Review process will lead to a better Cricket Scotland – Pete Fitzboydon

Pete Fitzboydon revealed cautious optimism about the future of cricket in Scotland on the one-year anniversary of the “Changing The Boundaries” report by Plan4Sport.

The independent review concluded that the governance and leadership practices of Cricket Scotland were institutionally racist, and followed a consultation process which found 448 separate examples of racism and discrimination within Scottish cricket.

Since the publication of the report last July, there has been a huge amount of work undertaken by the governing body, in partnership with sportscotland, to address the findings and actions which were recommended by “Changing The Boundaries”.

Fitzboydon, appointed Cricket Scotland’s interim chief executive in April, reflected on the last year and said: “It’s been a tough year for Scottish cricket; most people I speak to say it’s been the toughest year ever.

“A lot of people are really hurt about what’s happened, right across the sport.

“That’s deeply regrettable. We remain committed to supporting all those affected throughout this process.

“This is a situation that Cricket Scotland should have done far better to prevent happening, and it’s something that we must fix.

“We let the sport down as an organisation; we did not provide adequate support or have in place the correct measures, processes, or policies, and these issues were quite rightly highlighted.

“What the report did do is make the organisation really introspective and (make it) think differently about itself. What I feel will come out of the entire process will be a better Cricket Scotland, and a better sport of cricket.

A Running Out Racism banner
The Running Out Racism campaign aims to tackle findings of institutional racism (Andrew Milligan/PA)

“While I’m confident that can happen, that means there is a great deal of work to do, not only in improvements in our organisation’s processes and policies, but also in bridge-building and healing the game and trying to encourage the cricketing community to unite.

“We have many plans to improve the sport and while some of these have already been implemented, there’s still much more to do. But I do feel that Scottish cricket will emerge stronger and better for everyone.”

Fitzboydon, previously chief executive of London Sport, revealed the results of “the biggest ever survey of Scottish cricket” will be published next week.

He said: “In recruitment during the last year, we’ve done a lot of pro-active work and have many of the right people in the right roles now, which is gradually allowing us to make the changes that we need to.

“That process is continuing as we speak, with the ongoing recruitment process for a permanent chief executive, chair and independent non-executive directors.

“It is imperative that we ensure cricket is available to everyone and inclusive for everyone, and that we start eradicating institutional racism from within our sport.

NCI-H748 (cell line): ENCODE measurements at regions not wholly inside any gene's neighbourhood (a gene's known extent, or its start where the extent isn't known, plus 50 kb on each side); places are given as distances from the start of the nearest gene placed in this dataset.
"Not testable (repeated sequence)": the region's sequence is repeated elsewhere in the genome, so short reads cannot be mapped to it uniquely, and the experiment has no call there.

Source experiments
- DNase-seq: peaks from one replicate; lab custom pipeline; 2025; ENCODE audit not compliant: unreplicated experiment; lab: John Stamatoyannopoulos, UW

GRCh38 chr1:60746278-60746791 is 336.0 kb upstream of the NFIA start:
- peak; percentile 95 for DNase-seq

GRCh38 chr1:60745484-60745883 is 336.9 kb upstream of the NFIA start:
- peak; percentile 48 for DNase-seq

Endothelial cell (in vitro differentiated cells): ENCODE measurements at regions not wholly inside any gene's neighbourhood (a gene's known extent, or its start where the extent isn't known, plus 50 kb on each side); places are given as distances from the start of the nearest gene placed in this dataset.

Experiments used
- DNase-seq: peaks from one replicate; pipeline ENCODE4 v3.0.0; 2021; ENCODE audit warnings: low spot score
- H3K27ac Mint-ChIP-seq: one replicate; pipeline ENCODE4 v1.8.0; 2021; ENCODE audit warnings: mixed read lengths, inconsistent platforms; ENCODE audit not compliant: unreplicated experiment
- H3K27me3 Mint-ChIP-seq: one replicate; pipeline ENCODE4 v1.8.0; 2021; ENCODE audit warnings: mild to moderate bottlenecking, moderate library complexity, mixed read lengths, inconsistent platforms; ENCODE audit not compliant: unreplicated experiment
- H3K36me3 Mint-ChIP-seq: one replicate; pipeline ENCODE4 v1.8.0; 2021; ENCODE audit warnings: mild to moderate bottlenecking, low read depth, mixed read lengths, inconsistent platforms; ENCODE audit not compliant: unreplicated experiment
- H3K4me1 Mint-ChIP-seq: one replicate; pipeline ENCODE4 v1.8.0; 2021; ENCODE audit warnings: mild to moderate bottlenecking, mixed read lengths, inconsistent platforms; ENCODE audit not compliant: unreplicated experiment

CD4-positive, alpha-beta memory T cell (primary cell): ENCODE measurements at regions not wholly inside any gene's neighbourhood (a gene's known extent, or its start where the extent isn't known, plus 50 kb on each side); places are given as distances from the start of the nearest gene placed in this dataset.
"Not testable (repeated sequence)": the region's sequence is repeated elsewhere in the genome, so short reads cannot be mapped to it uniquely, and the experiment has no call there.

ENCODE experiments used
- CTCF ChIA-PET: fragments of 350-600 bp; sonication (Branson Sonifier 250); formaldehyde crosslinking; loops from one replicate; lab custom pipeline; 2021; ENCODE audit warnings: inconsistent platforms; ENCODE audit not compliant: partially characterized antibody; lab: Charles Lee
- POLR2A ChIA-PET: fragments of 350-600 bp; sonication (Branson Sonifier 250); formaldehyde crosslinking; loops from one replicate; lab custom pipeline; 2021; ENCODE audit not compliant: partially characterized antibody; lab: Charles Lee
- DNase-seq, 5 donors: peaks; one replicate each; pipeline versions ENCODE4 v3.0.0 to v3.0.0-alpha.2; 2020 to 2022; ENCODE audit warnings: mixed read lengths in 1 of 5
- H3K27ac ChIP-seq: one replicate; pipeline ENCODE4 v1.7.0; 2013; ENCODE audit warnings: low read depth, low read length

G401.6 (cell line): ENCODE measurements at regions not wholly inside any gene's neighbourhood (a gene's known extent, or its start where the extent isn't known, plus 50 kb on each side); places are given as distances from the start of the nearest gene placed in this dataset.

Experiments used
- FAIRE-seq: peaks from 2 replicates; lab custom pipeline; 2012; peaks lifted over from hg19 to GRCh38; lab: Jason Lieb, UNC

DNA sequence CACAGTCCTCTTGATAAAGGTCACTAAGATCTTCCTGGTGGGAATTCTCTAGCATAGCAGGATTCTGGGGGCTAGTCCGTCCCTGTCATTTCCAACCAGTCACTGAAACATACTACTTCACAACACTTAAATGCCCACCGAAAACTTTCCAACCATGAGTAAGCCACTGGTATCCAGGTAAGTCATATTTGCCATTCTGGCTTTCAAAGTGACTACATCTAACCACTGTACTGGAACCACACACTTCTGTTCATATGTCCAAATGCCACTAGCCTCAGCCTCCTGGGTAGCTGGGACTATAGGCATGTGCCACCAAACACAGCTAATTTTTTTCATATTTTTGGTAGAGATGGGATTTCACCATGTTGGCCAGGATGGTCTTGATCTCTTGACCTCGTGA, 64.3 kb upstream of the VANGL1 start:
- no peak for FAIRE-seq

“Currently, there are still a large number of referrals to work through. That is a process that is not going to be easy, but it is a process that we need to carry out in a systematic way that provides absolute justice for all concerned, so that we learn from everything that has happened.

Scotland celebrate a one-day international win over England
Scottish cricket can emerge in a more healthy position, Pete Fitzboydon believes (Jane Barlow/PA)

“We have recognised the need to work with our partners and the cricketing public. We’ve carried out the biggest ever survey of Scottish cricket, to ask our people what they think about us and what they want Cricket Scotland to be.

“The results will be published next week and will then lead on to further public consultation, not only about the proposed governance changes for the sport but also about the wider strategy of Scottish cricket, so we can move forward united.

“I’m optimistic about where Cricket Scotland is heading. Most people I’ve spoken to agree, and many are actually excited about where the sport can go in this country.

“We have the capability to run a more robust, compliant and inclusive sport and it will absolutely emerge stronger and better for the changes being made.”

Kash Taank, head of equality, diversity and inclusion (EDI) for Cricket Scotland, said: “I think there’s a huge amount of work to be done. The key aspect of that work is doing it in collaboration with the people and communities that play the sport of cricket. This work will be a unifier for the sport of cricket, for the communities and for Cricket Scotland.

“The anti-racism and EDI advisory group, which was established earlier this year but then broke down, has been reconvened.

“I’m delighted to say that that three of the four representatives who stood down from the group have now returned, and we recently held another meeting and agreed on the terms of reference. This is a hugely positive step forward, but it’s only the start.”